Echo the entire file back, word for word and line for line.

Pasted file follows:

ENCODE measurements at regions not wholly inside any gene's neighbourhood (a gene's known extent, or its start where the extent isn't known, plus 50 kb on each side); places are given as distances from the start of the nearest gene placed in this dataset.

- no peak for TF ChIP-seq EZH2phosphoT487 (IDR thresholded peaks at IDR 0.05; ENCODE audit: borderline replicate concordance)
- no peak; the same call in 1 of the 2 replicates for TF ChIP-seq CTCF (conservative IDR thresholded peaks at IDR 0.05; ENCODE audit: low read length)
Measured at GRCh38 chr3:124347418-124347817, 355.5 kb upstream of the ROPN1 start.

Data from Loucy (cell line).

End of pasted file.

ENCODE measurements at regions not wholly inside any gene's neighbourhood (a gene's known extent, or its start where the extent isn't known, plus 50 kb on each side); places are given as distances from the start of the nearest gene placed in this dataset.

- no peak for TF ChIP-seq EZH2phosphoT487 (IDR thresholded peaks at IDR 0.05; ENCODE audit: borderline replicate concordance)
- no peak; the same call in 1 of the 2 replicates for TF ChIP-seq CTCF (conservative IDR thresholded peaks at IDR 0.05; ENCODE audit: low read length)
Measured at GRCh38 chr3:124347418-124347817, 355.5 kb upstream of the ROPN1 start.

Data from Loucy (cell line).